New Canadian Church Plants

Marc Nzikobari is an African pastor who came to Canada 5 years ago. He is from Burundi, a relatively small country with a population of less than 10 million people, which is found between Congo, Tanzania, and Rwanda. Having had had theological education in Africa and been in church ministry for more than 15 years, Marc sensed God’s calling to Canada. Now in Toronto, as a bi-vocational pastor, which means to have a day job in addition to ministry, Marc is pastoring a house church he planted among Burundian community. The Burundian community in Toronto is quite small in number, and many Torontonians would not even know that it exists in Toronto. Marc, however, within only 2 years of his ministry in Toronto, was able to plant the house church and start his vibrant outreach ministry among Burundian families.

Marc’s example is an illustration of the development of a global diaspora. Diaspora refers to ‘a scattering and gathering of peoples’. Many in the world are leaving their homeland (either voluntarily or involuntarily) to stay or settle down in other countries. This global movement of people is changing the ethnic, cultural, and religious make-up of many places and, presenting opportunities and challenges to Christians around the world.[1] For example, 41.7% of immigrants who arrived in Canada between 2001 and 2005 were Christians.[2] One outcome of this is new Canadians such as Marc who come to Canada and start churches (known as New Canadian Church Planters or NCCPs). New Canadian Church Planters’ role in Christian ministry is becoming ever more important as Canada accommodates more foreign-borns, and as these different people gather and form communities.

1) Growing Diversity of Canadian Population

One notable feature of Canadian population in recent decades is the sharp increase of the visible minority population. According to the Employment Equity Act of Canada, visible minorities are defined as ‘persons, other than Aboriginal persons, who are non-Caucasian in race or non-white in colour’. The 2006 Census revealed that Canada had more than 5 million visible minority people constituting as much as 16% of the nation’s total population. It is anticipated that, by the year of 2031, the visible minority population will increase up to 30% of the Canadian population.[3]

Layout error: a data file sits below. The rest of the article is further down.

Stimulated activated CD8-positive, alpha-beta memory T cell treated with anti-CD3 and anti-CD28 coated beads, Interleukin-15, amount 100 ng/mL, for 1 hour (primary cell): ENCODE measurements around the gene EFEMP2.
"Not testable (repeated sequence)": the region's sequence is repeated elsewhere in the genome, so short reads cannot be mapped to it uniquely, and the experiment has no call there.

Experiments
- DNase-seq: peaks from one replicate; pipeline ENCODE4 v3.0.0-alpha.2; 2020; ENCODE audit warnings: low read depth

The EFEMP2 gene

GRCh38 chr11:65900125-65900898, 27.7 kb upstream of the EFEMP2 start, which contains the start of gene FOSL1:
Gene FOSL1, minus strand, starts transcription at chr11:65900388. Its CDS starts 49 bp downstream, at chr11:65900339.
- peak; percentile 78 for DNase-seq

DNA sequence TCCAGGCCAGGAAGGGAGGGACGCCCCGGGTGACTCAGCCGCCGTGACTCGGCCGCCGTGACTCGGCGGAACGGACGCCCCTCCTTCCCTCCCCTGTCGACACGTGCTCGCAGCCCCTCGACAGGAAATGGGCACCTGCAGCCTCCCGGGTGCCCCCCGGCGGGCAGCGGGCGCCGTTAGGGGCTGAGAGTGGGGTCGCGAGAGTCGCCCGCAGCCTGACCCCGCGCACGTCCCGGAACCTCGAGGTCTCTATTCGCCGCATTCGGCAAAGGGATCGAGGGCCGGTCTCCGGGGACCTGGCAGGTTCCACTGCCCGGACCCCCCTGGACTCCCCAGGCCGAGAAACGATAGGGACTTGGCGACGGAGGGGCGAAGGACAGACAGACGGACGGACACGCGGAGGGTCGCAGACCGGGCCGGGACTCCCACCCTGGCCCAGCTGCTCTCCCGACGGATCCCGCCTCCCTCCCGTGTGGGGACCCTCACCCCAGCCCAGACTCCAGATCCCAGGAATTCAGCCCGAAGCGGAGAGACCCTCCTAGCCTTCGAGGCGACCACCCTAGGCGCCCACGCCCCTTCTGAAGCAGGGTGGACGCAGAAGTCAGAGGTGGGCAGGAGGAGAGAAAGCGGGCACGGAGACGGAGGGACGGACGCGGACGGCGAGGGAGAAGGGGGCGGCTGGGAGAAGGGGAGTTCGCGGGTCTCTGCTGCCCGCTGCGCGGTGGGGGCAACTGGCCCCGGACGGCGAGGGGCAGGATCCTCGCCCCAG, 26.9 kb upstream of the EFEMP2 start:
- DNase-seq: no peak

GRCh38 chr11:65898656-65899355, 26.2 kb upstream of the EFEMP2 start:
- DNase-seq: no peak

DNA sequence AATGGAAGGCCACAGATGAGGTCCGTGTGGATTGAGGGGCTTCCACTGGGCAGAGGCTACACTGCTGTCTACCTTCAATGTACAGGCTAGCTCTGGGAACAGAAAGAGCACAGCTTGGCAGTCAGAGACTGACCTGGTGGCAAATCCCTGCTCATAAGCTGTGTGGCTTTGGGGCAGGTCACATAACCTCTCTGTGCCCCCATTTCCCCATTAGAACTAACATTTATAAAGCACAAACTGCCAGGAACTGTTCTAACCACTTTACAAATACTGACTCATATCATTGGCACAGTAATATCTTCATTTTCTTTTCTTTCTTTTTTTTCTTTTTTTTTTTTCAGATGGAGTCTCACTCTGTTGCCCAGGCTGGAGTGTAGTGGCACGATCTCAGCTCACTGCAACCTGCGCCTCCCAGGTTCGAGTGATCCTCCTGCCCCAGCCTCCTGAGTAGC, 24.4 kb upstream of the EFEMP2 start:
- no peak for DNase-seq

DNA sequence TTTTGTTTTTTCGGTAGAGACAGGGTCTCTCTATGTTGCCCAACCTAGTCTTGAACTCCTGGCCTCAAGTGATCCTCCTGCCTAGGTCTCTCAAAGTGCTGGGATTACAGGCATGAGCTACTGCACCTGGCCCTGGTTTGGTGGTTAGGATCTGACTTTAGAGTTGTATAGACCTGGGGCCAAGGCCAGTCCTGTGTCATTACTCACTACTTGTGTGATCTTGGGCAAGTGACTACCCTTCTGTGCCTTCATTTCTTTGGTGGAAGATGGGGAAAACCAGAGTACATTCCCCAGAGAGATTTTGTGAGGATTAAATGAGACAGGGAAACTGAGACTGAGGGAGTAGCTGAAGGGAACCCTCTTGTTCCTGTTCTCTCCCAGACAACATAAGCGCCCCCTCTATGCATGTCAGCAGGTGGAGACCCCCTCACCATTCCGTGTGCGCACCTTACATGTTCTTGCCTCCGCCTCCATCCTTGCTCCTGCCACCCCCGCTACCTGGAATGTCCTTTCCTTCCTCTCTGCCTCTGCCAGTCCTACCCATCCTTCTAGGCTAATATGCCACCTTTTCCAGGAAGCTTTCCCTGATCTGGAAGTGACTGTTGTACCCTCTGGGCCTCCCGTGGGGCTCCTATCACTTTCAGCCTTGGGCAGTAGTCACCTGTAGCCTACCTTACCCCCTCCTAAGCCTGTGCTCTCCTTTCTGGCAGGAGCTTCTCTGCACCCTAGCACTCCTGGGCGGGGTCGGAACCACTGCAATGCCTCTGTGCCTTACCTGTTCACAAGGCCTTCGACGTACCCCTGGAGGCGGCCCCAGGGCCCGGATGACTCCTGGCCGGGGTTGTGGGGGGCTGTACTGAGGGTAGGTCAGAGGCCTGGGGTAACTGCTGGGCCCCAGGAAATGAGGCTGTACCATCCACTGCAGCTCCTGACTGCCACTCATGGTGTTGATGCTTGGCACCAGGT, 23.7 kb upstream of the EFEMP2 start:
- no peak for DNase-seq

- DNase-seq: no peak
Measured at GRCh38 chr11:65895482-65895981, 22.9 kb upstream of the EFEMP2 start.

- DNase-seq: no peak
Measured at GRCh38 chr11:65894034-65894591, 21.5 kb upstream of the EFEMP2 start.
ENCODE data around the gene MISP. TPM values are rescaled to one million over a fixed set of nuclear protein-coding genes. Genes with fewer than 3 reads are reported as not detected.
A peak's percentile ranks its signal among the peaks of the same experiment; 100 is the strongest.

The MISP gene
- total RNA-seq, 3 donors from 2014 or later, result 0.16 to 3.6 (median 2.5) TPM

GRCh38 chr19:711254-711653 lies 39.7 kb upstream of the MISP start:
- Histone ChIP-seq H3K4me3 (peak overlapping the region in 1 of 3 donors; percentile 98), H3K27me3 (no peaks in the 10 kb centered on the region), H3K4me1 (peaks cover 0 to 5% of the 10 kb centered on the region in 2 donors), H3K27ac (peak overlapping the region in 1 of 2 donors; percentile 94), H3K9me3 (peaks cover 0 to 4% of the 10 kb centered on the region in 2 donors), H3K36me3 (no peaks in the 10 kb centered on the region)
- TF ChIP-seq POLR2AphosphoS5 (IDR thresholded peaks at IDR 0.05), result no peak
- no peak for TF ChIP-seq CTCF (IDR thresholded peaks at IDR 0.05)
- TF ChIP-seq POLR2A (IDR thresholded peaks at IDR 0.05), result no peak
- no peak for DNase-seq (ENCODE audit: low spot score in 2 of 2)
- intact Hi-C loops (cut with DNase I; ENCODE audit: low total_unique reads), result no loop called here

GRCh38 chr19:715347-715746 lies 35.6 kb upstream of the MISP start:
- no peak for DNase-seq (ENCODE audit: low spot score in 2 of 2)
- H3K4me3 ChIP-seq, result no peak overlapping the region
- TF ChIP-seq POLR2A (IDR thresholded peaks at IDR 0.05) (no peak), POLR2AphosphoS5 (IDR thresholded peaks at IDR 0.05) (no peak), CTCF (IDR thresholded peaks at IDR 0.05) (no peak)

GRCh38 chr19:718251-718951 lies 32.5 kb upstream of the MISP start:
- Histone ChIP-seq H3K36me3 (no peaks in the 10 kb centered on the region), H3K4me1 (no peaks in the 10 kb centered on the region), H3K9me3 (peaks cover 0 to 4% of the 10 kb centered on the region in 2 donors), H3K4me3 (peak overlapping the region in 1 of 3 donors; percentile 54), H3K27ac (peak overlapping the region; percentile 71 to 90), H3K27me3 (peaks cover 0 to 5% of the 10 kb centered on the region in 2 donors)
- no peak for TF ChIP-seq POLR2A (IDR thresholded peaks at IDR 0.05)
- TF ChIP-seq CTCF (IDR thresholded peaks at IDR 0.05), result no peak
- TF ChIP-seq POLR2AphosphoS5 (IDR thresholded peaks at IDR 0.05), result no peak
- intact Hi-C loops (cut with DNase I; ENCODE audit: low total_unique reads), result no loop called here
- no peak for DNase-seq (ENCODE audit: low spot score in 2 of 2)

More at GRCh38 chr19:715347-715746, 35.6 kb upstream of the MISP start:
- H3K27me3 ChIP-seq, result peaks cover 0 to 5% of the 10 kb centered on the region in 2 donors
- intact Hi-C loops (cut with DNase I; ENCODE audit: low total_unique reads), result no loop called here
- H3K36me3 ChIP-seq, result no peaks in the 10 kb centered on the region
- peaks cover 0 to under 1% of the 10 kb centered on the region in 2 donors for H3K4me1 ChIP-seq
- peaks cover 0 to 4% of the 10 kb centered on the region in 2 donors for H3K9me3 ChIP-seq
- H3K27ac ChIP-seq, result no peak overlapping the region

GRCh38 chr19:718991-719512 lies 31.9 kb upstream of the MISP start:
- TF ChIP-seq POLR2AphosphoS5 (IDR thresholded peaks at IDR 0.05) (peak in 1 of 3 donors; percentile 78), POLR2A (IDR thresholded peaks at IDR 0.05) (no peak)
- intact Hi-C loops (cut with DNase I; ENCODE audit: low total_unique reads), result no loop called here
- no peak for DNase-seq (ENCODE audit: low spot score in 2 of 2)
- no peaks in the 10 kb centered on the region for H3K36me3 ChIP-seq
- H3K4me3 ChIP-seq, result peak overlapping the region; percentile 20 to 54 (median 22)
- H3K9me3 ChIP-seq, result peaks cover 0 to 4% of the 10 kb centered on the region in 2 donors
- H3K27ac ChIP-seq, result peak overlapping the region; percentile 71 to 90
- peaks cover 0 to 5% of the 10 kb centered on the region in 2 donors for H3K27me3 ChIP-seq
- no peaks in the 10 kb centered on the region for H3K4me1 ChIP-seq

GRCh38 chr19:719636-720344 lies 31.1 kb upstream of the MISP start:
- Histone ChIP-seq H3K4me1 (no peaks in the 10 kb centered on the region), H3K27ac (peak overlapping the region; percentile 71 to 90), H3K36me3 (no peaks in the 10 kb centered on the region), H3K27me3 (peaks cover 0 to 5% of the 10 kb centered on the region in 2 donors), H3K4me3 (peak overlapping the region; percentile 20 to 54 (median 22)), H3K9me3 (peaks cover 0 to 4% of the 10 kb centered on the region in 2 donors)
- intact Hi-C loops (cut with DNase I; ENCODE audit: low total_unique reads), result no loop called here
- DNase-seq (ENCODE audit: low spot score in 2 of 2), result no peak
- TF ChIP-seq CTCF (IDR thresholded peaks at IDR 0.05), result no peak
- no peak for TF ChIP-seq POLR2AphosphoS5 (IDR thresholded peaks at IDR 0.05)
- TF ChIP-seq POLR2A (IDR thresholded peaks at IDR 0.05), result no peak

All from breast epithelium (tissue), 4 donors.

(From “Canada’s Ethnocultural Mosaic, 2006 Census”, by Statistic Canada, 2008, p.12)

A visible minority person is not necessarily from a foreign country. There are visible minorities who were born in Canada or whose family has lived in Canada for several generations. However, the majority of visible minorities in Canada are foreign-borns. In 2006, about 66% of visible minorities were immigrants from outside Canada.[4] This chart below shows that most visible minorities from Asia, Latin America, and Arab countries were born outside Canada.


(From “Canada’s Ethnocultural Mosaic, 2006 Census”, by Statistic Canada, 2008, p.15)

 When we discuss ethnic or cultural diversity of Canadian population, we can also observe a change in immigration pattern. In the latter part of the twentieth century, immigrant demographics of Canada changed significantly from European to non-European. The figure below shows that, while the proportion of Europeans among Canadian immigrants has decreased since 1981, the proportion of Asian immigrants has had a steep increase. In 2006, the number of Asian immigrants, for the first time, exceeded the number of European immigrants.

(From “Projections of the Diversity of the Canadian Population” by Statistics Canada, 2010, p.17)

The immigrants from Asia, Africa, South America, and Caribbean countries are expected to grow in number. Consequently, Canada’s population will become increasingly diverse.

2) Ethnic Communities of Canada